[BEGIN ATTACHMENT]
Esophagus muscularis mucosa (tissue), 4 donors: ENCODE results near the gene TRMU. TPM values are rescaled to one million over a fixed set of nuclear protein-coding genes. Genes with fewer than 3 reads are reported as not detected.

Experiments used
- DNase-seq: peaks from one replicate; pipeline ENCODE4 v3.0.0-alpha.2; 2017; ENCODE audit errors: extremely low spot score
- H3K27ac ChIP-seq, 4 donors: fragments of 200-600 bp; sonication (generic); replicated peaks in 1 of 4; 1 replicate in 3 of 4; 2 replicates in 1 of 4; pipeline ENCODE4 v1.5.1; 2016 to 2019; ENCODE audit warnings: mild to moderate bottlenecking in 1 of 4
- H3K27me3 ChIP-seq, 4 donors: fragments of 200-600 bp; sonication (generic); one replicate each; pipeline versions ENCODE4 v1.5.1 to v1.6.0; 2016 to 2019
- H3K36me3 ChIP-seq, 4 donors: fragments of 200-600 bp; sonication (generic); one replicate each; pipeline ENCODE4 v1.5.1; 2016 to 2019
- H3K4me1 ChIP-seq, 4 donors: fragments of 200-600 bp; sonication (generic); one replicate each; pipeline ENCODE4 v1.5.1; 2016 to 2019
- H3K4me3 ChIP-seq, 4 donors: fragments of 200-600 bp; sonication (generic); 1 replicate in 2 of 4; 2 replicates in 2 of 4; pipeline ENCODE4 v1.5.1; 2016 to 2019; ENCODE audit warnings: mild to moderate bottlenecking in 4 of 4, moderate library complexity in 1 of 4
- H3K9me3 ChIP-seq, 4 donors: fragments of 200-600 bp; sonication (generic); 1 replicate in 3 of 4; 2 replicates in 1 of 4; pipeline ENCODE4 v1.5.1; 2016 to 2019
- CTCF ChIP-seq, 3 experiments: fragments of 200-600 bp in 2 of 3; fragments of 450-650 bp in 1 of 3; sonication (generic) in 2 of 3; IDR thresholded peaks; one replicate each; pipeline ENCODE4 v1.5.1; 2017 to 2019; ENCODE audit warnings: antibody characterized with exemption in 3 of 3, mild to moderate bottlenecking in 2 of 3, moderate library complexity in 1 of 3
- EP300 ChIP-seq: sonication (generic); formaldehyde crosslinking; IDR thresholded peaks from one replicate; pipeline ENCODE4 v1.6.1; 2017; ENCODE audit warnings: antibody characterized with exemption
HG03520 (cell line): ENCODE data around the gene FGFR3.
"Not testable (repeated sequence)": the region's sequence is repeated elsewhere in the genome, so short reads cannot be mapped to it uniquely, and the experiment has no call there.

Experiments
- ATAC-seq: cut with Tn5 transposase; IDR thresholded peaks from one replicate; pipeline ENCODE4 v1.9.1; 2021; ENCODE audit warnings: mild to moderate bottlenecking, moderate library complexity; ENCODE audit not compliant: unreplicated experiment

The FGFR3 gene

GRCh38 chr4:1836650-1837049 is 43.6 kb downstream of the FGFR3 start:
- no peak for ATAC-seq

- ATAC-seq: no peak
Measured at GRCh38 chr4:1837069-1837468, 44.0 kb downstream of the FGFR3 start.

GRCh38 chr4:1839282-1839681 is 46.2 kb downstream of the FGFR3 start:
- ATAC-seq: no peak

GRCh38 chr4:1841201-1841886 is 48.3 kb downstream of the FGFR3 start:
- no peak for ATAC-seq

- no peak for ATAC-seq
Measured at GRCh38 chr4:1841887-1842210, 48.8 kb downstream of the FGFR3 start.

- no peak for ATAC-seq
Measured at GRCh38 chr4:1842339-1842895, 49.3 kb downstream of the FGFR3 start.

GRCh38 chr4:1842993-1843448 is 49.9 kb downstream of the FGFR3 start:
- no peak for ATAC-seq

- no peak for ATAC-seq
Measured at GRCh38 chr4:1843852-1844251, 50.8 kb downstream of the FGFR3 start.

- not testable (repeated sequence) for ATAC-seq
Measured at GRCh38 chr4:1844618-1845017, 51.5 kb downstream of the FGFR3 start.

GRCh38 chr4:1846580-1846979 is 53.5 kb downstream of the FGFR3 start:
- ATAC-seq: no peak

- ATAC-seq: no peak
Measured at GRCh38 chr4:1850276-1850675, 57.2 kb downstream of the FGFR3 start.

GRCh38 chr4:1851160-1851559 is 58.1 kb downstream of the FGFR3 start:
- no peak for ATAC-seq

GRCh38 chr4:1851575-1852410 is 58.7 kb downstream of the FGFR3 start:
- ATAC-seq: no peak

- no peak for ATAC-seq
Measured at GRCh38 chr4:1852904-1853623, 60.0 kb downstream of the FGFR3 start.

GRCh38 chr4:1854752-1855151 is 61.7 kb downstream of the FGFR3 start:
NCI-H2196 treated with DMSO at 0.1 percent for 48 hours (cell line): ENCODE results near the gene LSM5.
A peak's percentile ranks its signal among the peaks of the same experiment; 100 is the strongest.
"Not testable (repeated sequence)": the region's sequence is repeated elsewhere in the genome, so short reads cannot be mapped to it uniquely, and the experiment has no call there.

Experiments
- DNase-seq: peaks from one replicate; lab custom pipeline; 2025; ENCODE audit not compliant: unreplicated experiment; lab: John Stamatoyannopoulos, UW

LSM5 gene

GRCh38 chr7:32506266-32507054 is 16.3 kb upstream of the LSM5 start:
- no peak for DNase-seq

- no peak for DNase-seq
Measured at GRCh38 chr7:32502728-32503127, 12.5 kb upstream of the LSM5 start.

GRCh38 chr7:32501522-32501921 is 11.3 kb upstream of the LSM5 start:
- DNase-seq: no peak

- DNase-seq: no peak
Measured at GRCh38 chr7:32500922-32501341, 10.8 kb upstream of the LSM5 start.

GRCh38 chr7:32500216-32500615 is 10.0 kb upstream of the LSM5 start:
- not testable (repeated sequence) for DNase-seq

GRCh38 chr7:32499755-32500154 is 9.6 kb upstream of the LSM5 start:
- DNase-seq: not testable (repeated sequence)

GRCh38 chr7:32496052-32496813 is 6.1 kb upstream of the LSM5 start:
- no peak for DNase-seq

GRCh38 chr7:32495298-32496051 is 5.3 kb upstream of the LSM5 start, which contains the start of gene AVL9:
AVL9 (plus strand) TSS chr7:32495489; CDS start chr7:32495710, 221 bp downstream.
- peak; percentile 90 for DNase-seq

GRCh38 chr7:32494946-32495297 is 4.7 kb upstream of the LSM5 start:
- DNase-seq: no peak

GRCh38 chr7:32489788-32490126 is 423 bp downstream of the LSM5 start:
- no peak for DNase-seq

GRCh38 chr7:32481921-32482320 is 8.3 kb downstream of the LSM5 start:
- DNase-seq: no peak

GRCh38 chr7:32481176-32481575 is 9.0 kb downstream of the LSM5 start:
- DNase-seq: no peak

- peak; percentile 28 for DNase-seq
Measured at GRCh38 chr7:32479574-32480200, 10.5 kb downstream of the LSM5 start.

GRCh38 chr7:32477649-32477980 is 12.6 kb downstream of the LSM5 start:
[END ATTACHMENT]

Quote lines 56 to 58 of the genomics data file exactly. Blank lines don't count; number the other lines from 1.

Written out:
GRCh38 chr7:32501522-32501921 is 11.3 kb upstream of the LSM5 start:
- DNase-seq: no peak

- DNase-seq: no peak